“The casting couch is not dead,” Biel said.
3. Colin Farrell did think about using an Austrian accent
During the Q&A, Farrell was asked if he thought about keeping his Irish accent for the role. “I suppose I could of,” said Farrell before looking over at Wiseman. “Can we do it again?” Then Farrell admitted that he had thought about “messing around with an Austrian accent for about seven minutes” before deciding against it.
“I thought you were Austrian,” joked Cranston.
The audience’s request for Farrell to attempt the accent went unfounded.
4. At least one person didn’t have to stand in line for hours
During the Q&A session, one attendee stepped to the microphone and explained that, unlike hundreds that sat outside Hall H in a line that stretched all the way down the nearby marina, that he had only spent two minutes in line to get inside the Sony panel.
“Thanks for your patience, man,” responded Farrell.
5. Like Total Recall, Looper was influenced by Phillip K. Dick (But also Terminator)
While not a literal adaptation, writer/director Rian Johnson admitted that his upcoming “Looper” was initially conceived “about ten years ago” when he was “kind of steeped” in Dick’s books. From there, Johnson created a story about a mafia in the future hiring hitmen in the past to kill off their needed targets when they are sent back in time. Johnson said he was also influenced by the first “Terminator” when it came to utilizing time travel in the story.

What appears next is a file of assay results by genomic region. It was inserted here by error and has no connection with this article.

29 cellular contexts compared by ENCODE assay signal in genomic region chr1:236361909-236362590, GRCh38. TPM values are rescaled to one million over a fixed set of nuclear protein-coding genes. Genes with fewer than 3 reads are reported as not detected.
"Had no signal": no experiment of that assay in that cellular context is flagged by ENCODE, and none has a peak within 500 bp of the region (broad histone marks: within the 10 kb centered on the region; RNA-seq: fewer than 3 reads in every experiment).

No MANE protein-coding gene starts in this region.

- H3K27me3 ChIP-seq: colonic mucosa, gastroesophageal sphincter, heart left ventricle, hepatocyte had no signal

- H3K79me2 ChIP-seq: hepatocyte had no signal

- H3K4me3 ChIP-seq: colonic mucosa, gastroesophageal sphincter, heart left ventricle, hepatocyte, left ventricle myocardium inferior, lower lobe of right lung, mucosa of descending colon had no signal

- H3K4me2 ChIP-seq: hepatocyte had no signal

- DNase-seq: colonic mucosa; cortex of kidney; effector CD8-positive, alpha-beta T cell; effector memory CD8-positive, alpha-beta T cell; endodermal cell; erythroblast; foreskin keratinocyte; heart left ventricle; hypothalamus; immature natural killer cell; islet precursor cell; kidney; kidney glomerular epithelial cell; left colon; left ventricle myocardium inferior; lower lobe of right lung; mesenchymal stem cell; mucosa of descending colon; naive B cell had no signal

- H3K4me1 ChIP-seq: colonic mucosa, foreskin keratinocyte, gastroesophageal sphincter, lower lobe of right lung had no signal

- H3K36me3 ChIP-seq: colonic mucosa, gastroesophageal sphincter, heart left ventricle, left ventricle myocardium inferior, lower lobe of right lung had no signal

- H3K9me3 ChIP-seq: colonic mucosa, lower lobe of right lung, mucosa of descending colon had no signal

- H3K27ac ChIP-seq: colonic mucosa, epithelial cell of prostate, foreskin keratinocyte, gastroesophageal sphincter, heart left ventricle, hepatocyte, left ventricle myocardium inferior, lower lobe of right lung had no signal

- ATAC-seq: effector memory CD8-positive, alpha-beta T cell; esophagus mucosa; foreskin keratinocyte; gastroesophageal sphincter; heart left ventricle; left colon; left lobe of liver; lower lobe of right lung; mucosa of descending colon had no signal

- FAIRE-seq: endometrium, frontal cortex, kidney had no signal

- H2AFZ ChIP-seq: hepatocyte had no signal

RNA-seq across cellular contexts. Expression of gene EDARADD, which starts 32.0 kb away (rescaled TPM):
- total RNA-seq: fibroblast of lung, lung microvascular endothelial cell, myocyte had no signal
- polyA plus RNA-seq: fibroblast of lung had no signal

“It’s a very different film than the first ’Terminator’ but time travel sets up this situation with these character and then gets out of the way,” Johnson explained. “It’s really about this situation and these people dealing with it.”
6. Bruce Willis is a real sweetheart
Too busy shooting “A Good Day to Die Hard” overseas, Willis was not on hand for the panel, but was still a large part of the conversation. Joseph Gordon-Levitt, who revealed that his role was written for him by Johnson and who looks and talks eerily like Willis in the movie, got to know the iconic actor pretty well in order to portray him in the film. When asked about working together, Gordon-Levitt revealed that Willis is actually a “soft-spoken” man. “You know why? He doesn’t want other people listening to him, and also he doesn’t have to speak up,” said Gordon-Levitt. “And I think it goes to show a lot of guys -big, macho guys – that like to have a big presence in the room, they’re sort of scared that they don’t have a presence in the room. And a guy like Bruce, who’s not scared of anything I imagine, he doesn’t have to raise his voice, he doesn’t have to make sure people know he’s there.”
Blunt had similar impression. “I remember I sent my dad his favorite picture ever from me working on a movie where Bruce was covered in blood, and I was sitting at that time between takes in the sun and I think he had concerns for my pale British skin and he came over with literally a flowery parasol – I don’t know where he found it, this flowery umbrella – and he came and sat next to me and we talked about such nice things. We talked about love and all kids of stuff – and family – and the photographer took a picture and it’s him covered in blood holding a parasol. Saving me. That’s him. He’s a doll.”
7. Emily Blunt’s character is still a mystery
While panel attendees were again shown an extended trailer that went deeper into the role of the loopers in the movie, mob boss Jeff Daniels received more screen time than Blunt. Turns out that Blunt couldn’t say much about her character, but could call out Gordon-Levitt’s.